c)
Some consequences of abandoning the contribution approach 

Over a series of decisions the boards of appeal (and in particular Board 3.5.01) explored the consequences of abandoning the contribution approach (see G 3/08, OJ 2011, 10).

In T 931/95 (OJ 2001, 441), the board decided that an apparatus for carrying out an activity excluded as such from patentability by Art. 52(2) and (3) EPC 1973 was not itself excluded from patentability. In particular, a claim directed to a computer loaded with a program was not excluded from patentability by Art. 52(2) EPC 1973 even if the program itself would be, i.e. if the program caused no "further technical effect" when run. That decision did not however extend the logic to methods employing technical means (Headnote 2). The board also held that, for the purpose of determining the extent of the exclusion under Art. 52(2) and (3) EPC 1973, the "further" technical effect could, in its opinion, be known in the prior art (see also T 1461/12, T 556/14).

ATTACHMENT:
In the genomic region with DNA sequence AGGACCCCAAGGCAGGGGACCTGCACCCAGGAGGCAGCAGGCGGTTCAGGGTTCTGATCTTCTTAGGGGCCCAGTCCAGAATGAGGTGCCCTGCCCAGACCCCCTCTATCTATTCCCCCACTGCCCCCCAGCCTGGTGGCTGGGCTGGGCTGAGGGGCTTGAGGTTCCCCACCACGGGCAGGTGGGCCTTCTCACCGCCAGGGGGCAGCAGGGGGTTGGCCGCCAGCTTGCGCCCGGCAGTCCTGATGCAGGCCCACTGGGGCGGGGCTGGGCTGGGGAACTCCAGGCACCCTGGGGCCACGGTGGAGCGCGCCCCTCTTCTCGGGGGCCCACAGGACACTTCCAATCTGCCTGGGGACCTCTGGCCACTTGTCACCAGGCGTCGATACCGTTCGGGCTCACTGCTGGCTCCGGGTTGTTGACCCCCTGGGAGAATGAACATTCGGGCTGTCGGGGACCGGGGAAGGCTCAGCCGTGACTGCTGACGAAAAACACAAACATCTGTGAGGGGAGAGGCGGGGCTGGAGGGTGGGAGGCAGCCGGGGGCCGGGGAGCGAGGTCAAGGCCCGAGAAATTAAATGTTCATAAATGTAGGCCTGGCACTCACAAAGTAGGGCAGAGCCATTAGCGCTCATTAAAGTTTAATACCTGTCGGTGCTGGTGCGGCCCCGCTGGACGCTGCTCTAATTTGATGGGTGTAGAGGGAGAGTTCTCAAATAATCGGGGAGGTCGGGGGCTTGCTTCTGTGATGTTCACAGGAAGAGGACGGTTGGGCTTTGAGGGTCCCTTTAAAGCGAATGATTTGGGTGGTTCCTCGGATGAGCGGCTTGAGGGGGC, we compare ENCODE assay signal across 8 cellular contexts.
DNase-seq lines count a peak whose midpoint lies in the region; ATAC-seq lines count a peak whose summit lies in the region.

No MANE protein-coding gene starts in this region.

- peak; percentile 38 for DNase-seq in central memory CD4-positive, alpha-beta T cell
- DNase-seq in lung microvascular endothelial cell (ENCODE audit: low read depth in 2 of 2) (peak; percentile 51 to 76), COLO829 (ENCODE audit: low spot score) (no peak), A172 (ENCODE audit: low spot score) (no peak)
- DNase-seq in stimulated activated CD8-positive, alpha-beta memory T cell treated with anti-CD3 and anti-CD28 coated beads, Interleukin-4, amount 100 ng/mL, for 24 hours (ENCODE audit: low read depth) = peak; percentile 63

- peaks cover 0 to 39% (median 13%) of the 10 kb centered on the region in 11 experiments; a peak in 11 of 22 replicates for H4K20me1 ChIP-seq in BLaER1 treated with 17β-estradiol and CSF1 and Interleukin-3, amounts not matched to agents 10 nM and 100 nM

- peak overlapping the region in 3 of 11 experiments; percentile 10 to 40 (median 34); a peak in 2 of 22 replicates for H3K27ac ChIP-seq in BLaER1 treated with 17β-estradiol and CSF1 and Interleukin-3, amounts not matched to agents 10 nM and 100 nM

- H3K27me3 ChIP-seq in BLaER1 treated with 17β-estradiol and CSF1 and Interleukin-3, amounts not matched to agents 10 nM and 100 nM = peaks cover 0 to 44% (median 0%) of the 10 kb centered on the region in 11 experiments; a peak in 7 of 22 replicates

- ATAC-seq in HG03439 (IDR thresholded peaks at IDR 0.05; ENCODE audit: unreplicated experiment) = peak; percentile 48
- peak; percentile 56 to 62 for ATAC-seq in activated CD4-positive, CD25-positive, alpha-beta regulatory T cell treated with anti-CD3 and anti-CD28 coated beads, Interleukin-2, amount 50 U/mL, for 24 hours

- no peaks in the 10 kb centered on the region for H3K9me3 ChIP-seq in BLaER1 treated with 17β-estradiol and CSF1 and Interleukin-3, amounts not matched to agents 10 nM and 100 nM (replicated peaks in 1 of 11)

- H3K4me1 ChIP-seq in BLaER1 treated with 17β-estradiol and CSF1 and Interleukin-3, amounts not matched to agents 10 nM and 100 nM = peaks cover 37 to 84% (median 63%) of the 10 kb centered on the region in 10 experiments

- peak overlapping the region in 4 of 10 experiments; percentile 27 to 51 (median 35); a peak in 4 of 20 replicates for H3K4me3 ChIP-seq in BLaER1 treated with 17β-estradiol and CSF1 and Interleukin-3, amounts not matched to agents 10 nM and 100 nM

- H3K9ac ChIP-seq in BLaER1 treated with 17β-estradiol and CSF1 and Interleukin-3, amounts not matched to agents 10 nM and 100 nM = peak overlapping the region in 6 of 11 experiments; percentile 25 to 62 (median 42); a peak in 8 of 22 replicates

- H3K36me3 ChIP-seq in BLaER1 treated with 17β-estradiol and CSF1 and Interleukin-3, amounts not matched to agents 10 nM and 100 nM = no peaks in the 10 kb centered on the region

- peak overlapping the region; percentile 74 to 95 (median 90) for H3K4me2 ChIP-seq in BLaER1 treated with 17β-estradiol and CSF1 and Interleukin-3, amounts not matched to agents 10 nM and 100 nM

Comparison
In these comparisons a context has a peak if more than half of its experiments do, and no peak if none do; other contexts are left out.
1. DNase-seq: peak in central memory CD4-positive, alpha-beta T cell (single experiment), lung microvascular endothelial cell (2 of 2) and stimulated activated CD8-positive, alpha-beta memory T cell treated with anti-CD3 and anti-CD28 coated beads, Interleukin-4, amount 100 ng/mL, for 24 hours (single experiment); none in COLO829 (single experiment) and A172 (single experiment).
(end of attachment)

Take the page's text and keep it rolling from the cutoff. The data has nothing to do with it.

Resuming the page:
With regard to methods, this decision was explicitly overturned by T 258/03 (Headnote 1); T 258/03 came to the conclusion that any claim involving technical means was not excluded from patentability by Art. 52(2) EPC 1973 (see points 3 and 4 of the Reasons). T 424/03, finally extended the reasoning applied in T 258/03 to come to the conclusion that a claim to a program ("computer executable instructions" in the claim in question) on a computer-readable medium also necessarily avoids exclusion from patentability under Art. 52(2) EPC 1973 (see Catchword 2 and point 5.3 of the Reasons).

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